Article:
We have detected your current browser version is not the latest one. Xilinx.com uses the latest web technologies to bring you the best online experience possible. Please upgrade to a Xilinx.com supported browser:Chrome, Firefox, Internet Explorer 11, Safari. Thank you!

AR# 17466

PowerPC405 - How do I debug PowerPC machine checks?


Keywords: PPC, 405, PPC405, Powerpc, PowerPC, Debug, Machine Check, Exception

Urgency: Standard

General Description:
Why is my PowerPC design causing a machine check? How do I debug machine checks?

A machine check is normally triggered by an access to a memory address to which no peripheral is mapped, i.e., no SDRAM, DDR, BRAM, UART, IIC, etc. This can be on the instructions side when the processor goes into the weeds or on the data side.


The first step in identifying the source of the machine check exception is to stop execution of the processor when the exception occurs. This can be done using two methods.

1. If interrupts have been enabled in the system where the machine check exception has happened, breakpoints can be used to identify the source of machine check exceptions. Set a breakpoint at $EVPR+0x200, where EVPR is the exception vector pointer register and 0x200 is the exception vector entry point for machine check exceptions.

Please refer to the PowerPC Processor Reference Guide for additional information regarding PPC exceptions. The PowerPC Processor Reference Guide can be found on the Xilinx Web site:


2. If interrupts have not been enabled and you do not have machine check exceptions turned on, i.e., if you have a simple standalone program that does not use interrupts, you can use the following technique to stop the processor on bus errors:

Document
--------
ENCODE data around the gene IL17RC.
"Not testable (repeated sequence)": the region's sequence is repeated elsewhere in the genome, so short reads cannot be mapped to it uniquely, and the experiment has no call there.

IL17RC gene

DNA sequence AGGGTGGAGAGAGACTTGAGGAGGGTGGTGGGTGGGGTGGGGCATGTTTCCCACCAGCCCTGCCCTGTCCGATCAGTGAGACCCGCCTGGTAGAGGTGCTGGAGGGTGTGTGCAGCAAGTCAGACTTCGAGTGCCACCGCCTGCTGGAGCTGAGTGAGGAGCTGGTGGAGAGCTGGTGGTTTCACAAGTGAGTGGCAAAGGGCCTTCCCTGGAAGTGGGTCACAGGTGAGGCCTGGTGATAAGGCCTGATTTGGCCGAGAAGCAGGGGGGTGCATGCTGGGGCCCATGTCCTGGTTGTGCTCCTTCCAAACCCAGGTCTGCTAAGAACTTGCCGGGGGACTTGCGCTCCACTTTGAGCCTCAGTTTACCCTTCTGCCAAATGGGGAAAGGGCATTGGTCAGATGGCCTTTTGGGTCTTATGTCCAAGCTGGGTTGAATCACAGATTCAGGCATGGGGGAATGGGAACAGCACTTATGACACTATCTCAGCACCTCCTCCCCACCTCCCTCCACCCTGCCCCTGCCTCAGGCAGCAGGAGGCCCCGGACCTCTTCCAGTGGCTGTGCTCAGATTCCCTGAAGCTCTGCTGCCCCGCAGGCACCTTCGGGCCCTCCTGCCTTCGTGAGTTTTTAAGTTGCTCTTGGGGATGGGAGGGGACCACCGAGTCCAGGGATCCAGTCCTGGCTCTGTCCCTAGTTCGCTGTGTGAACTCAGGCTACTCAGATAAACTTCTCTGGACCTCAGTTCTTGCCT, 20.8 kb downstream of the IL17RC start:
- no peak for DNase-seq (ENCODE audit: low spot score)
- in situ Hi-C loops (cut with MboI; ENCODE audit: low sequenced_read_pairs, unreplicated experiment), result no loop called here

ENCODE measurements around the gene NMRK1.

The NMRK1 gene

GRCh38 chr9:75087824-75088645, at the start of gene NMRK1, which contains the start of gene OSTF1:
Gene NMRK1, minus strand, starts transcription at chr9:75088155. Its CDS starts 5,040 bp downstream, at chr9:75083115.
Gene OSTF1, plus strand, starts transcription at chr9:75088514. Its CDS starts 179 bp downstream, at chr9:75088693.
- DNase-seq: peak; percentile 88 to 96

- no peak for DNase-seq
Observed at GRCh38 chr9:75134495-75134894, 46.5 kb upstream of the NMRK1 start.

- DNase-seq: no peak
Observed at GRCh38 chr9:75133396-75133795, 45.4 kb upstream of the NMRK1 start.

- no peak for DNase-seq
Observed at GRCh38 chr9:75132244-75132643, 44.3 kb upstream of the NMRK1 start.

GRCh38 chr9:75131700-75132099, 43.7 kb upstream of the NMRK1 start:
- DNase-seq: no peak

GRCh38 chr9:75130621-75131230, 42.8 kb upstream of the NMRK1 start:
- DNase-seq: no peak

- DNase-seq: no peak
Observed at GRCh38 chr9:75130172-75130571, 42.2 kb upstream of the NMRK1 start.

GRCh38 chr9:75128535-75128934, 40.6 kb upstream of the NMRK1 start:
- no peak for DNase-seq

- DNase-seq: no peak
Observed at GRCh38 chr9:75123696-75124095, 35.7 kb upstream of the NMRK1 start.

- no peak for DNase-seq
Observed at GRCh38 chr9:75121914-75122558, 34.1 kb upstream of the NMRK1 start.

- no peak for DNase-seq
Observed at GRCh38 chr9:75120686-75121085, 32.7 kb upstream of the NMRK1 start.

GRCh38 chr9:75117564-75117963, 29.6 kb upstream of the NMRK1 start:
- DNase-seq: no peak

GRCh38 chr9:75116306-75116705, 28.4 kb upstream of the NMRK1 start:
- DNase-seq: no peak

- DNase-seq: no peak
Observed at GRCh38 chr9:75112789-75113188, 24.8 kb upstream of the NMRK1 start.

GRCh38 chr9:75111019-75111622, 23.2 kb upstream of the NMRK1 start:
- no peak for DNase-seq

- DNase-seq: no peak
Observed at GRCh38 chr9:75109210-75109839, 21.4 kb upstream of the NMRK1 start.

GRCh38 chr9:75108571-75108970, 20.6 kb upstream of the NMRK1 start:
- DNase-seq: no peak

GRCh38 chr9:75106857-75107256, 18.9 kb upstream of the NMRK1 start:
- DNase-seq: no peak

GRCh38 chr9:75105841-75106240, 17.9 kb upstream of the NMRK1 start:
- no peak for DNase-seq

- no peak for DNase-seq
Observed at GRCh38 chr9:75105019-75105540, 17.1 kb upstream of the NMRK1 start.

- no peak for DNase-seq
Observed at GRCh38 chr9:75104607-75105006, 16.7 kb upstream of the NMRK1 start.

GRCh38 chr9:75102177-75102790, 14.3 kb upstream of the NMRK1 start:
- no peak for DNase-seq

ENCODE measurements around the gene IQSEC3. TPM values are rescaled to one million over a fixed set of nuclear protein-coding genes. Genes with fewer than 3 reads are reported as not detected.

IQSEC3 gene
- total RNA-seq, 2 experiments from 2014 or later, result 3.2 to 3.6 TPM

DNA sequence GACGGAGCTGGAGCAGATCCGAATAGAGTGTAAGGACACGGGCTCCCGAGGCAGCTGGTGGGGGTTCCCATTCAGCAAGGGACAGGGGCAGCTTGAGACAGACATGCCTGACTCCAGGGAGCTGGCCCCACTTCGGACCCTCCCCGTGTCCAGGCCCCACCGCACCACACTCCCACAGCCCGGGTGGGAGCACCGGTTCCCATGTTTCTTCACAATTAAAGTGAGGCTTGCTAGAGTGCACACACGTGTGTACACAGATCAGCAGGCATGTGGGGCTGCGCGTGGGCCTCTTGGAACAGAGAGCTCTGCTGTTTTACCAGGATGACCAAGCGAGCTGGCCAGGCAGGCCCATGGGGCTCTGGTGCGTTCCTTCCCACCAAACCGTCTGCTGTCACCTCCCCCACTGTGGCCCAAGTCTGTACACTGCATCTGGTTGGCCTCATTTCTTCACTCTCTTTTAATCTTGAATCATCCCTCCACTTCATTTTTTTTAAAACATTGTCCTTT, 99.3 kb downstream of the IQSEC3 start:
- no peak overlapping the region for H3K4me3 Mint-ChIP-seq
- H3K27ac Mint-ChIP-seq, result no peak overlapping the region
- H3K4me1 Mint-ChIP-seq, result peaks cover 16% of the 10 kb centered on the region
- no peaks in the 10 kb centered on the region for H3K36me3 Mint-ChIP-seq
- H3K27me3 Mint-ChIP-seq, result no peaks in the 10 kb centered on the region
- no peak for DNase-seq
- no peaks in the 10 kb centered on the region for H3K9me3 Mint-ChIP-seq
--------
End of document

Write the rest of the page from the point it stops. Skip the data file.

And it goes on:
(XMD%) rwr msr 0x1000 Enable machine check exceptions
(XMD%) rwr dbcr0 0x83000000 Freeze processor on any exceptions

The second step is to load and run your program.

Now the processor will stop when a machine check occurs. You can find the next instruction that the PPC is going to execute after it returns from the exception in the SRR2 register. Now, when looking at the registers and the disassembly of the code, you can figure out which access generated the bus error/machine check. However, machine check instructions are imprecise, i.e., the processor can actually execute a few more instructions after an invalid memory access. So, when looking at the dissassembly, not only look at the last instruction before the SRR2 value, but also look at some instructions before that.

As an alternative to, or in combination with, the above, you can change the hardware design and hook up the DCR bus to the BExR (BEAR/BESR) registers in the PLB arbiter, the PLB2OPB, and the OPB2PLB bridge. These registers will contain the offending address.

See the documentation for the PLB arbiter, the PLB2OPB, and the OPB2PLB bridge cores for more information.
AR# 17466
日期 04/28/2006
状态 Archive
Type 综合文章